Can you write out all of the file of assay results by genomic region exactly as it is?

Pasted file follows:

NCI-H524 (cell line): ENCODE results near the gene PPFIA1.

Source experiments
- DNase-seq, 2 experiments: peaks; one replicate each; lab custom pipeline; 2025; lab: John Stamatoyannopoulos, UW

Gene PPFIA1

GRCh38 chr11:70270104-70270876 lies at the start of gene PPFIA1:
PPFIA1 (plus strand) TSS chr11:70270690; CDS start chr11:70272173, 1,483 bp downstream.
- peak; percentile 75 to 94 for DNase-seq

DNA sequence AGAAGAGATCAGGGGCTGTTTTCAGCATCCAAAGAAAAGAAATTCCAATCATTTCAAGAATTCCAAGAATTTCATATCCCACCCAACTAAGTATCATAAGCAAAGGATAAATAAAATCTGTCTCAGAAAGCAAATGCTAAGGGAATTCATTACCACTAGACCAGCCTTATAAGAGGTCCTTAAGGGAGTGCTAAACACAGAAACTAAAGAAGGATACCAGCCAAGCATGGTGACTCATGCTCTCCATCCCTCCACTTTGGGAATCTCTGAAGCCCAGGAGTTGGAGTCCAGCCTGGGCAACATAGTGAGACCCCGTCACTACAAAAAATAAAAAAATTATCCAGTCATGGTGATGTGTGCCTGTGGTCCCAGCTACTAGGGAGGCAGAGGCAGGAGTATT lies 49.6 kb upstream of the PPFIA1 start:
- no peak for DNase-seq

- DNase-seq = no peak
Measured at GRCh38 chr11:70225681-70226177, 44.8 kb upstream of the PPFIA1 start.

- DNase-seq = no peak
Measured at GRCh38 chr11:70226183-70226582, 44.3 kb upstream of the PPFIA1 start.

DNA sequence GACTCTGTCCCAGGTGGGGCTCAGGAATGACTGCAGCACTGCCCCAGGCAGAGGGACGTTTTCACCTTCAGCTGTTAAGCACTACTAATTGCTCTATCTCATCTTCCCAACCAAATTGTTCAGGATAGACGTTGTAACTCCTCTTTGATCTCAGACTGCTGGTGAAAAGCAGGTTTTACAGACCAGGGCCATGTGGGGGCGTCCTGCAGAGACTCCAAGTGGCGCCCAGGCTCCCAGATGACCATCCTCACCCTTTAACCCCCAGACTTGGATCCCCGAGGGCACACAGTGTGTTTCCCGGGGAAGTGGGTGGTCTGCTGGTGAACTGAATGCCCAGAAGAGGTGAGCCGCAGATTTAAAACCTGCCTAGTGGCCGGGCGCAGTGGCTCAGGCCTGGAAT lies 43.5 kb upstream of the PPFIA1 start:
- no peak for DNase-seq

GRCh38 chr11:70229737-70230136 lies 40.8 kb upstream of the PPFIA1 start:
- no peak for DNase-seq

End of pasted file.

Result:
NCI-H524 (cell line): ENCODE results near the gene PPFIA1.

Source experiments
- DNase-seq, 2 experiments: peaks; one replicate each; lab custom pipeline; 2025; lab: John Stamatoyannopoulos, UW

Gene PPFIA1

GRCh38 chr11:70270104-70270876 lies at the start of gene PPFIA1:
PPFIA1 (plus strand) TSS chr11:70270690; CDS start chr11:70272173, 1,483 bp downstream.
- peak; percentile 75 to 94 for DNase-seq

DNA sequence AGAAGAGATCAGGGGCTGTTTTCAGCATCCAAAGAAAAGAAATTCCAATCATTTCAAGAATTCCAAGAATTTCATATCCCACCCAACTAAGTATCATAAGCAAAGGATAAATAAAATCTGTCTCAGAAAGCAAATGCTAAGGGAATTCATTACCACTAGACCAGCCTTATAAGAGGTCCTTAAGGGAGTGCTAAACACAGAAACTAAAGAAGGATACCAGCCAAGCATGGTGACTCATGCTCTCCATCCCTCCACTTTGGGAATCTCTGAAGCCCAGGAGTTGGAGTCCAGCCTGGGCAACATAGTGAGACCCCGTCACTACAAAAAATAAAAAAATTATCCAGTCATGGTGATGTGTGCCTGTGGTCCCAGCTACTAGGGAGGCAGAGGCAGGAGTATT lies 49.6 kb upstream of the PPFIA1 start:
- no peak for DNase-seq

- DNase-seq = no peak
Measured at GRCh38 chr11:70225681-70226177, 44.8 kb upstream of the PPFIA1 start.

- DNase-seq = no peak
Measured at GRCh38 chr11:70226183-70226582, 44.3 kb upstream of the PPFIA1 start.

DNA sequence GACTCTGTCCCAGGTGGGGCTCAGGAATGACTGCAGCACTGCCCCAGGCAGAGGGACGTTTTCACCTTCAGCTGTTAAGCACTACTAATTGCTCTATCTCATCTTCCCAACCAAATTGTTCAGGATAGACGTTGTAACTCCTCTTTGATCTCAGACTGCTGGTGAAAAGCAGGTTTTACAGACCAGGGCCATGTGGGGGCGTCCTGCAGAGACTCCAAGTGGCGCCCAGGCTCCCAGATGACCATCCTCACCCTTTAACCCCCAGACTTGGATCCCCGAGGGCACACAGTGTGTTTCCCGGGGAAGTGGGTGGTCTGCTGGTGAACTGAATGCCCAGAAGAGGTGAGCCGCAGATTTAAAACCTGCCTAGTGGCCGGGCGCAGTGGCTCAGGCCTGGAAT lies 43.5 kb upstream of the PPFIA1 start:
- no peak for DNase-seq

GRCh38 chr11:70229737-70230136 lies 40.8 kb upstream of the PPFIA1 start:
- no peak for DNase-seq